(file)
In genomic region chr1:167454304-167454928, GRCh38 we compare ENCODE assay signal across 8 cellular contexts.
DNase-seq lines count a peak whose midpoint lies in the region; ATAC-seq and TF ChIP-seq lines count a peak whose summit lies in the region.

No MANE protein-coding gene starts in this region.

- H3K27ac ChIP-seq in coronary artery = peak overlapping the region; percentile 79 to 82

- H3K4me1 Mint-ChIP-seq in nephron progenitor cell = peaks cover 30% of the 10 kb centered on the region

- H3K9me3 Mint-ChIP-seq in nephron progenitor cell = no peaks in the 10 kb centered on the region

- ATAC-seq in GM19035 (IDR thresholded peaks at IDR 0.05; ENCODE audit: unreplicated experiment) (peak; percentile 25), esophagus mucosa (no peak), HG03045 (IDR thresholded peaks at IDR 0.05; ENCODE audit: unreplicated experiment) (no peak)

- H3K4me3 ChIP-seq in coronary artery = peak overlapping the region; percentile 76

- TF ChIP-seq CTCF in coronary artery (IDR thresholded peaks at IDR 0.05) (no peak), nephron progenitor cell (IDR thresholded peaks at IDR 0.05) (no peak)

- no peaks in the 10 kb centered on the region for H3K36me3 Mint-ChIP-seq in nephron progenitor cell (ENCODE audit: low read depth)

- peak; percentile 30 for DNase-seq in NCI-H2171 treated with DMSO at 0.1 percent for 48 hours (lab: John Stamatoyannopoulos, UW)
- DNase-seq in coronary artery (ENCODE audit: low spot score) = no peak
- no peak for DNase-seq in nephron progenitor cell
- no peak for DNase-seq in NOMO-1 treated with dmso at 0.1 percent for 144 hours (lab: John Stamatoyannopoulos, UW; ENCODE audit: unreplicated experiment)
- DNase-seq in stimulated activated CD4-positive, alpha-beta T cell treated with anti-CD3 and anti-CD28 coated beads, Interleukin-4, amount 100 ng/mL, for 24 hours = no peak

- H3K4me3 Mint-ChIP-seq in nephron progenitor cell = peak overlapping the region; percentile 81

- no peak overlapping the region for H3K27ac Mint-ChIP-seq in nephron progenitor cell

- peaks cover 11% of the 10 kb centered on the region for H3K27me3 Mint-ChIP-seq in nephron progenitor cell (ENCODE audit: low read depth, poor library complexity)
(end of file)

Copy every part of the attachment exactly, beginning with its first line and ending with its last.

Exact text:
In genomic region chr1:167454304-167454928, GRCh38 we compare ENCODE assay signal across 8 cellular contexts.
DNase-seq lines count a peak whose midpoint lies in the region; ATAC-seq and TF ChIP-seq lines count a peak whose summit lies in the region.

No MANE protein-coding gene starts in this region.

- H3K27ac ChIP-seq in coronary artery = peak overlapping the region; percentile 79 to 82

- H3K4me1 Mint-ChIP-seq in nephron progenitor cell = peaks cover 30% of the 10 kb centered on the region

- H3K9me3 Mint-ChIP-seq in nephron progenitor cell = no peaks in the 10 kb centered on the region

- ATAC-seq in GM19035 (IDR thresholded peaks at IDR 0.05; ENCODE audit: unreplicated experiment) (peak; percentile 25), esophagus mucosa (no peak), HG03045 (IDR thresholded peaks at IDR 0.05; ENCODE audit: unreplicated experiment) (no peak)

- H3K4me3 ChIP-seq in coronary artery = peak overlapping the region; percentile 76

- TF ChIP-seq CTCF in coronary artery (IDR thresholded peaks at IDR 0.05) (no peak), nephron progenitor cell (IDR thresholded peaks at IDR 0.05) (no peak)

- no peaks in the 10 kb centered on the region for H3K36me3 Mint-ChIP-seq in nephron progenitor cell (ENCODE audit: low read depth)

- peak; percentile 30 for DNase-seq in NCI-H2171 treated with DMSO at 0.1 percent for 48 hours (lab: John Stamatoyannopoulos, UW)
- DNase-seq in coronary artery (ENCODE audit: low spot score) = no peak
- no peak for DNase-seq in nephron progenitor cell
- no peak for DNase-seq in NOMO-1 treated with dmso at 0.1 percent for 144 hours (lab: John Stamatoyannopoulos, UW; ENCODE audit: unreplicated experiment)
- DNase-seq in stimulated activated CD4-positive, alpha-beta T cell treated with anti-CD3 and anti-CD28 coated beads, Interleukin-4, amount 100 ng/mL, for 24 hours = no peak

- H3K4me3 Mint-ChIP-seq in nephron progenitor cell = peak overlapping the region; percentile 81

- no peak overlapping the region for H3K27ac Mint-ChIP-seq in nephron progenitor cell

- peaks cover 11% of the 10 kb centered on the region for H3K27me3 Mint-ChIP-seq in nephron progenitor cell (ENCODE audit: low read depth, poor library complexity)